Dorothy Hodgson is a historical anthropologist who first worked in Tanzania as a development practitioner for the local Catholic Diocese of Arusha form 1985 to 1988. Since that time, she has spent over twenty-five years conducting research in Tanzania. Her work, and research, has focused on colonial and postcolonial development efforts with Maasai pastoralists; changing gender relations among Maasai; the experience of Catholic evangelization; and Maasai involvement with the international indigenous rights movement, among other topics. Currently she is completing a book manuscript that examines law, gender and justice in Tanzania.
She is also currently supervising two graduate students who conduct research in Tanzania:
Katie Orlemanski, a third year PhD student, who is studying the aspirations, experiences and challenges of girls’ education in Tanzania. Katie spent four years working with an NGO in Kenya that focused on girls’ education. Last summer, with the support of funding from Fulbright-Hays and other sources, she studied intensive Swahili, met with academics and activists involved in education projects, and visited prospective research sites. She now plans to spend one year in Dar es Salaam working with and studying several girls’ education project and conducting research with girls and their families in Mabibo.
Dunstan Matungwa, a new PhD student and a Tanzanian national, who plans to study female sex workers and HIV/AIDs in Tanzania. Dunstan attended the University of Dar es Salaam (Bachelor and Masters) where he also worked as a junior faculty member for a couple of years. He then moved to the National Institute for Medical Research in Mwanza as a Qualitative research coordinator for its five-year Sexual and Reproductive Health and Rights program and was later tenured as a Research Scientist. Dunstan is supported by a prestigious Fulbright fellowship and an Excellence Fellowship from Rutgers.
Robert Blumenschine, Professor Emeritus in the Department of Anthropology, conducted research for many years on the history of human evolution in Olduvai Gorge. From 1989 to a few years ago, he co-directed the Olduvai Landscape Paleoarchaeology Project (OLAPP) with Dr. Fidelis Masao, one of Tanzania's senior prehistoric archaeologist. OLAPP was composed of a large, interdisciplinary team that combined archaeological and paleoenvironmental sampling of discrete time periods at broad, landscape scales, with studies of modern ecosystems partially analogous to the prehistoric setting. During his time at Rutgers, Dr. Blumenschine trained many graduate students who conducted research in Olduvai, including Tanzania national Dr. Jackson Njau (PhD 2006), who is currently an assistant professor of geology and paleoanthropology at Indiana University in Bloomington (http://www.geology.indiana.edu/njau/index.html).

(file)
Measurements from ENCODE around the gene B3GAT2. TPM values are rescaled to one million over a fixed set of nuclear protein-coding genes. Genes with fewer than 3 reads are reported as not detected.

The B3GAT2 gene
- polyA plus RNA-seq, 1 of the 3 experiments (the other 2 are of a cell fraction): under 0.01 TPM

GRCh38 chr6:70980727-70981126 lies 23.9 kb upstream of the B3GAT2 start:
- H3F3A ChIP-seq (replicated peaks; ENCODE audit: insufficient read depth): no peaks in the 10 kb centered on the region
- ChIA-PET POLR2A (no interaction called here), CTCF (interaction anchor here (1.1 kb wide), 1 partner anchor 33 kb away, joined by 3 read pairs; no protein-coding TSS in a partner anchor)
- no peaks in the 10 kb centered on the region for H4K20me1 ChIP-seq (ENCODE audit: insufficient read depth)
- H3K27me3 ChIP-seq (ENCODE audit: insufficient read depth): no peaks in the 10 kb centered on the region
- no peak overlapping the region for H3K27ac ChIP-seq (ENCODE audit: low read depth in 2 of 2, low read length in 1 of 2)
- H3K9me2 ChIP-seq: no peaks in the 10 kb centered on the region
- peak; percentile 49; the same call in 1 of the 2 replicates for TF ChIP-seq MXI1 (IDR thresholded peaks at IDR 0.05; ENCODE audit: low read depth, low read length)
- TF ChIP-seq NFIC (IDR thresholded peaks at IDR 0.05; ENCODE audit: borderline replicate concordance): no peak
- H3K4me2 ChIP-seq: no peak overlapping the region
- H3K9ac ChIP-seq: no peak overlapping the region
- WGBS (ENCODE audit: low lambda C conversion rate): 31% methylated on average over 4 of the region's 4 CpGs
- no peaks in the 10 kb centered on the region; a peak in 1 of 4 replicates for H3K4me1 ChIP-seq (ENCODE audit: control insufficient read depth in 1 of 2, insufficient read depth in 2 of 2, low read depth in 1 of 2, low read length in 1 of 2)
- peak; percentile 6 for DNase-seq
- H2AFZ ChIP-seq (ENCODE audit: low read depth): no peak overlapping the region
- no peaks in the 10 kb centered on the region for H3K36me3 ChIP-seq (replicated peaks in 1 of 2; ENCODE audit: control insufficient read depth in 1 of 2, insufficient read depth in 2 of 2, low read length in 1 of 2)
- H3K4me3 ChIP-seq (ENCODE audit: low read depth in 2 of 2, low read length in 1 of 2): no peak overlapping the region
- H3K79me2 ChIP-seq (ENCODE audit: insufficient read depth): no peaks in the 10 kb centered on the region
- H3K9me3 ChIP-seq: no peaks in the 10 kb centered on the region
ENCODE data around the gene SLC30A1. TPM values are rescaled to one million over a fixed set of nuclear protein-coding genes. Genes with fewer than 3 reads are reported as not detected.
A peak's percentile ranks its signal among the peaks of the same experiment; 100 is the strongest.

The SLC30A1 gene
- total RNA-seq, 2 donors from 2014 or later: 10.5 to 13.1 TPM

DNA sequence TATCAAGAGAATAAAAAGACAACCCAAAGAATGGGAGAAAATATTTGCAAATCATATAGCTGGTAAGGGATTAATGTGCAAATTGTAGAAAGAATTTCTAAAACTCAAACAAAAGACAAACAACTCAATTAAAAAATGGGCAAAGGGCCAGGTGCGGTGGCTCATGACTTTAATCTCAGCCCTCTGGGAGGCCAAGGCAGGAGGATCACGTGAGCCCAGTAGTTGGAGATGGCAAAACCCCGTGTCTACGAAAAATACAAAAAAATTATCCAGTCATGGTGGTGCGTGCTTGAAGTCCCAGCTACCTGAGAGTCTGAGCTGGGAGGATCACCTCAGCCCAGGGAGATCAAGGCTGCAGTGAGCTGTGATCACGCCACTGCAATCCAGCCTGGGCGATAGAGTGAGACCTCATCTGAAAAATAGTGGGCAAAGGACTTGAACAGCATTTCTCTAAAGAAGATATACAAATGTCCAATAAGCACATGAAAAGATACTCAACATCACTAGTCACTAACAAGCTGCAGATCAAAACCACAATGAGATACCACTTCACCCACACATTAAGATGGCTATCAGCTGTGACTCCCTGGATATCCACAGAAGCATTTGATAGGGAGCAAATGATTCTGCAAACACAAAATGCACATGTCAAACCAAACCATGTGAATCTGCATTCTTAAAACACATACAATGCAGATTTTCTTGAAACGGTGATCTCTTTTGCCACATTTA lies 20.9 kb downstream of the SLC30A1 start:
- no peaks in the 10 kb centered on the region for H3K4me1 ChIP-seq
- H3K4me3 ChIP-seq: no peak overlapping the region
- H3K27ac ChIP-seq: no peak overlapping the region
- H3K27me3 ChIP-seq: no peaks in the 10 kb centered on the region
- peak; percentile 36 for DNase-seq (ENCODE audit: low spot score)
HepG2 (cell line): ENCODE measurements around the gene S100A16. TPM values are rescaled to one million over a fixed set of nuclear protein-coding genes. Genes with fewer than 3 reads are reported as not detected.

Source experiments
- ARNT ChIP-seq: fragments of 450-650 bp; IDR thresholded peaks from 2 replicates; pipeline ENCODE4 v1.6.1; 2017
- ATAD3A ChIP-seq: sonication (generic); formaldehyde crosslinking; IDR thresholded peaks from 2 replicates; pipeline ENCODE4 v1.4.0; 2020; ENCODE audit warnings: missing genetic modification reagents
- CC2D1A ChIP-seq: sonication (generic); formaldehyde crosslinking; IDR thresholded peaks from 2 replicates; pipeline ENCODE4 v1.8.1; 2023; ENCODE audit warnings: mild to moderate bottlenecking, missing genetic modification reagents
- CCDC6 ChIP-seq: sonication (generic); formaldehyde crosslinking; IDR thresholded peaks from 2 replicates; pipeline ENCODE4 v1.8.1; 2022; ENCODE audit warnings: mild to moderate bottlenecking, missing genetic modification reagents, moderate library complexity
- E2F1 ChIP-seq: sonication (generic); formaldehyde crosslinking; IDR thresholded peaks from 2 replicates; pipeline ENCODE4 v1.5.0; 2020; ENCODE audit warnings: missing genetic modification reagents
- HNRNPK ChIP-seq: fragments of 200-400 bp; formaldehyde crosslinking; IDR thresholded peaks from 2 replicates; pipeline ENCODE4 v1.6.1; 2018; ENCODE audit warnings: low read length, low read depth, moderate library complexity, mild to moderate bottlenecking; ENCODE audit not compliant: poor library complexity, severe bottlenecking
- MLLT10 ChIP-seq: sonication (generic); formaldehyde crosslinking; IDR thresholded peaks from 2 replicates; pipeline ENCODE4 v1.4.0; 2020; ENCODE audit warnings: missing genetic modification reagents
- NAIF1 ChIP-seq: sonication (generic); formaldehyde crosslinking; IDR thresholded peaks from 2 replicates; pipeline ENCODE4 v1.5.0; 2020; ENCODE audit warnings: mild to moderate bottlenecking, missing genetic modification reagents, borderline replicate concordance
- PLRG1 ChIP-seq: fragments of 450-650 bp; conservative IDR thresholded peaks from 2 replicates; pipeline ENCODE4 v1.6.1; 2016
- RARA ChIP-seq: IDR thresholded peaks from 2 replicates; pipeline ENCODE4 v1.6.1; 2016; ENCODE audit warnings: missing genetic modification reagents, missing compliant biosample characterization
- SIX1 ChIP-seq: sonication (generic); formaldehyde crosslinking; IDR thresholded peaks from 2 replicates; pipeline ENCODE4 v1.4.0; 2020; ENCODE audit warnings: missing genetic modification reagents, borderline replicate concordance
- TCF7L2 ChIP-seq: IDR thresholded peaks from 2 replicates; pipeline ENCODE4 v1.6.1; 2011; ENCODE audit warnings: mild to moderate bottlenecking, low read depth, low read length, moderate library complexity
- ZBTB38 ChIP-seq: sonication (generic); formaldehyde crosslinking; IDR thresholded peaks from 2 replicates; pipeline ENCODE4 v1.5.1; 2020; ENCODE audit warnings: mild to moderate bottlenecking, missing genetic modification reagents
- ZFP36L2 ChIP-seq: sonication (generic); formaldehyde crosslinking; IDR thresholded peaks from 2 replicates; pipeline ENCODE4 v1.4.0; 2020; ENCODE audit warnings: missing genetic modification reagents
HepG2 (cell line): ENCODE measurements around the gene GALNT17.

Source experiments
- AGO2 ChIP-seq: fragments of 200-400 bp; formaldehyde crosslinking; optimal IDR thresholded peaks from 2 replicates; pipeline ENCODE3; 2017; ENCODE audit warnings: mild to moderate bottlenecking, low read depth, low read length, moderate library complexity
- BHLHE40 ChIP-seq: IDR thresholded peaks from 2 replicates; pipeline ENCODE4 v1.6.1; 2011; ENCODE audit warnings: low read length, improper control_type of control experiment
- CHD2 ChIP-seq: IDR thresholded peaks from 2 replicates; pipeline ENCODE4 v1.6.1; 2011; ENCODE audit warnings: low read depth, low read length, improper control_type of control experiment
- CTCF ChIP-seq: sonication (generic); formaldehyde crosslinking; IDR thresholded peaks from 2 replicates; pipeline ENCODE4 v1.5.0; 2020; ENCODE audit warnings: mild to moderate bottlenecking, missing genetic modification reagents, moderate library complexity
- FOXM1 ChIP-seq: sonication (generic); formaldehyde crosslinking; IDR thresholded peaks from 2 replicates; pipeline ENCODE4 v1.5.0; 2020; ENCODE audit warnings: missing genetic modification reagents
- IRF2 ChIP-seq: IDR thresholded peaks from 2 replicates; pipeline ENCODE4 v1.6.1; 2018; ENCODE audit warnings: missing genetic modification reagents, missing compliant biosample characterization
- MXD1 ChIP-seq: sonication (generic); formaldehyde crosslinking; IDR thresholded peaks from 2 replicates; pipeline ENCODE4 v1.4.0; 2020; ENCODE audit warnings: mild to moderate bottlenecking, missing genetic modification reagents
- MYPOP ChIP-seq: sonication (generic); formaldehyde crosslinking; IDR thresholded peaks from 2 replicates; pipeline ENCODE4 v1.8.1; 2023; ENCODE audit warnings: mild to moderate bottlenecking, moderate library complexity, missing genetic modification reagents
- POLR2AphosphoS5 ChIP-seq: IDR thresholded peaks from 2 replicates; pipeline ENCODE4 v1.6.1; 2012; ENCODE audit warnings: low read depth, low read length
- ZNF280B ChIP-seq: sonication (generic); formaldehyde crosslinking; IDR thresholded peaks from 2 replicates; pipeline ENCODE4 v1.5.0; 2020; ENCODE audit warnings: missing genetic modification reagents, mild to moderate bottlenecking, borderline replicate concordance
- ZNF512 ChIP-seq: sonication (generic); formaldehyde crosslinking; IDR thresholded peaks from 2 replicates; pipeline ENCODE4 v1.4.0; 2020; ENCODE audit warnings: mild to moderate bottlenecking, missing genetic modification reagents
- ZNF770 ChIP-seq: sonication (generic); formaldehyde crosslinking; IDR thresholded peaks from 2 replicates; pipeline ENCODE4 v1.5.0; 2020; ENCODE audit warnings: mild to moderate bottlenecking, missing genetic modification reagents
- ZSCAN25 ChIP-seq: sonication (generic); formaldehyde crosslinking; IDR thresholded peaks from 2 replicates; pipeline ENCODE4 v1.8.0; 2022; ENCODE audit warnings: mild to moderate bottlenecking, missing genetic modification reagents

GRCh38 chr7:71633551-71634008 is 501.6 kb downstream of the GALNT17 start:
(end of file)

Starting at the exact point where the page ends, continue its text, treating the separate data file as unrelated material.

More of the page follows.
Earth & Planetary Sciences
Gail M. Ashley's work focuses on sustainable water in East Africa, past and present. Providing freshwater to a growing population in Tanzania is a challenge, particularly under the uncertainty of global climate change. Her research in the East Africa Rift Valley has two components: (1) studies with paleoanthropologists at Olduvai Gorge and Laetoli on the water resources used by hominins millions of years ago, and (2) investigations of the modern water resources focused on rainfall, groundwater, and springs in the Lake Natron, Lake Manyara, and Lake Eyasi region. These areas have competing interests of tourism, herding (e.g. Maasi), agriculture, and hunting and gathering (Hadzabe). Her research is funded by the National Science Foundation and the National Geographic Society.
Richard Schroeder is author of Africa after Apartheid: South Africa, Race and Nation in Tanzania (2012).
Abstract: The election of the ANC government in South Africa in 1994 led to the widespread expectation that a new era of friendship and cooperation between South Africa and the rest of Africa was in the offing. If the citizens of former “frontline” states like Tanzania expected to join hands with comrades in arms from the days of the liberation struggle, however, they were in for a rude awakening: the thousands of white South Africans who followed their investments to Tanzania were not ANC stalwarts; these were instead the hated Boers (Kiswahili: makaburu), a group of whites whose experience of being white and whose historical relationship with African blacks were profoundly and ineluctably shaped by apartheid. Africa after Apartheid traces the history of Tanzania’s thirty-year involvement in the anti-apartheid struggle. It documents the rapid influx of South African capital into Tanzania and the region at large in the post-apartheid period, and examines the intense controversies that emerged as South African firms assumed control of many of Tanzania’s most prized economic assets. Intense competition for access to resources, the “loss” of tax revenues due to non-payment by foreign firms, the assertion of foreign “standards,” the denigration of Tanzanian national culture – these material effects and symbolic slights, both real and imagined, weighed heavily on Tanzanians as they watched South African presence expand. Meanwhile, the emergence of numerous de facto all white bars, restaurants and clubs managed and/or patronized by white “southerners” heightened racial and nationalist sensitivities all across the country. This book describes the historic encounter that ensued as Tanzanians were forced to confront their long-time enemies on Tanzanian soil.